And besides hockey, there will also be other sports at UBS Arena including basketball.
“We don’t have to be a multi-sports building although we’ll be able to do basketball games and we’ll do basketball games,” said Leiweke. “We’re not going to have an anchor tenant that’s going to be a basketball team so we were uniquely focused on trying to appease two constituents, one is hockey and one is music.”
And with that focus on hockey and music comes a unique design for UBS Arena. The seating bowls of the arena are designed to not have a lot of “breakage” and that will make the seating tight and right on top of the ice to give it a feel of the Nassau Coliseum.
No obstructed views.
The scoreboard will hang over center ice.
The arena will be loud.
Yeah, I would say that certainly will feel and sound like “The Barn”!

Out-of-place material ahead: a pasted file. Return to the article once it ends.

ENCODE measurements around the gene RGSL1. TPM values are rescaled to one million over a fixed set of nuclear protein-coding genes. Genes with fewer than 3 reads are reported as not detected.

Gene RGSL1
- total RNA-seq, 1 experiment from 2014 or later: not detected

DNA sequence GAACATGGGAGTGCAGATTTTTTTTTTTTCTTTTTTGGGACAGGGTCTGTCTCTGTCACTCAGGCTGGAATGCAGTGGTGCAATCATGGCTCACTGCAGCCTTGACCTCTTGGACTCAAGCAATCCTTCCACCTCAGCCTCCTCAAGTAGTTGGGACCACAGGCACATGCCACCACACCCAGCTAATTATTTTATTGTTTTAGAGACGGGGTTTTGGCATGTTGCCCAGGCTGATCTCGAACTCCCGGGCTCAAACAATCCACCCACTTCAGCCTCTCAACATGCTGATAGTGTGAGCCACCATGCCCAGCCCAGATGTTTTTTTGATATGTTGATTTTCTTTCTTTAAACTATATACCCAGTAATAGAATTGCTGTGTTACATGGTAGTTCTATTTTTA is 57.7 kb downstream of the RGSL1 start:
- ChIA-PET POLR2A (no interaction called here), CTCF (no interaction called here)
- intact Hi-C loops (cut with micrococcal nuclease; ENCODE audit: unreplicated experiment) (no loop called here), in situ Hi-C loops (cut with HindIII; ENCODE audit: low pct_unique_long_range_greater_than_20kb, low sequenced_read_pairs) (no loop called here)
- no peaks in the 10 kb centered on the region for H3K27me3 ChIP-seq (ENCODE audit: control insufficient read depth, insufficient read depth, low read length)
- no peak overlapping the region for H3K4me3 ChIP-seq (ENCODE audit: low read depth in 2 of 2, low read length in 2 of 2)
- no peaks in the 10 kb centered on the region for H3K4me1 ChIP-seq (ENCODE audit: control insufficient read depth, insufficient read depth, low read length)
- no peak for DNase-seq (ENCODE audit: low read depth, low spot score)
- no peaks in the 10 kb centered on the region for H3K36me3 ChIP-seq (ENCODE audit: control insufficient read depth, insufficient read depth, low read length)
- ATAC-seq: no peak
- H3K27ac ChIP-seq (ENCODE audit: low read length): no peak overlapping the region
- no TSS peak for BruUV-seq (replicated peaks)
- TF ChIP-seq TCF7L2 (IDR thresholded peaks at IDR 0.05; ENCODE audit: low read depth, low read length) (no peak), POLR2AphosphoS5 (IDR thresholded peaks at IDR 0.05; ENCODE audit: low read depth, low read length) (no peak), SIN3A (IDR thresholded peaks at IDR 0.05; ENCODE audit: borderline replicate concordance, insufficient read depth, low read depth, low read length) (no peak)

“There were a lot of architectural and design specific requests and changes made to the way that this building was designed and is being built in order to make it perfect for hockey,” said Leiweke.
The UBS Arena project, which will also include 315,000 square feet of luxury retail as well as a 4-star boutique hotel that will have up to 250 rooms, is a joint partnership between the Islanders ownership, Oak View Group, and Sterling Project Development. The $1.5 billion project is 100% privately financed, but when it came to the design and the type of amenities that the arena should have, feedback was asked for, received, and welcomed from three very important constituencies.
Islanders fans, Islanders players/coaches/staff, and the music industry.
“First and foremost, the fans,” said Ledecky. “They wanted the intimacy of that Nassau Coliseum experience with the loudness and the bowl configuration. It’s going to be the loudest and the most intimate arena in the National Hockey League. They wanted prices that were affordable for them so we’ve listed to that.”
(Peter Schwartz and Islanders Co-Owner Jon Ledecky)
“We met with musical acts, their talent managers, their road agents, their road managers and that was the first time that anybody built an arena design where they actually talked to the music folks.”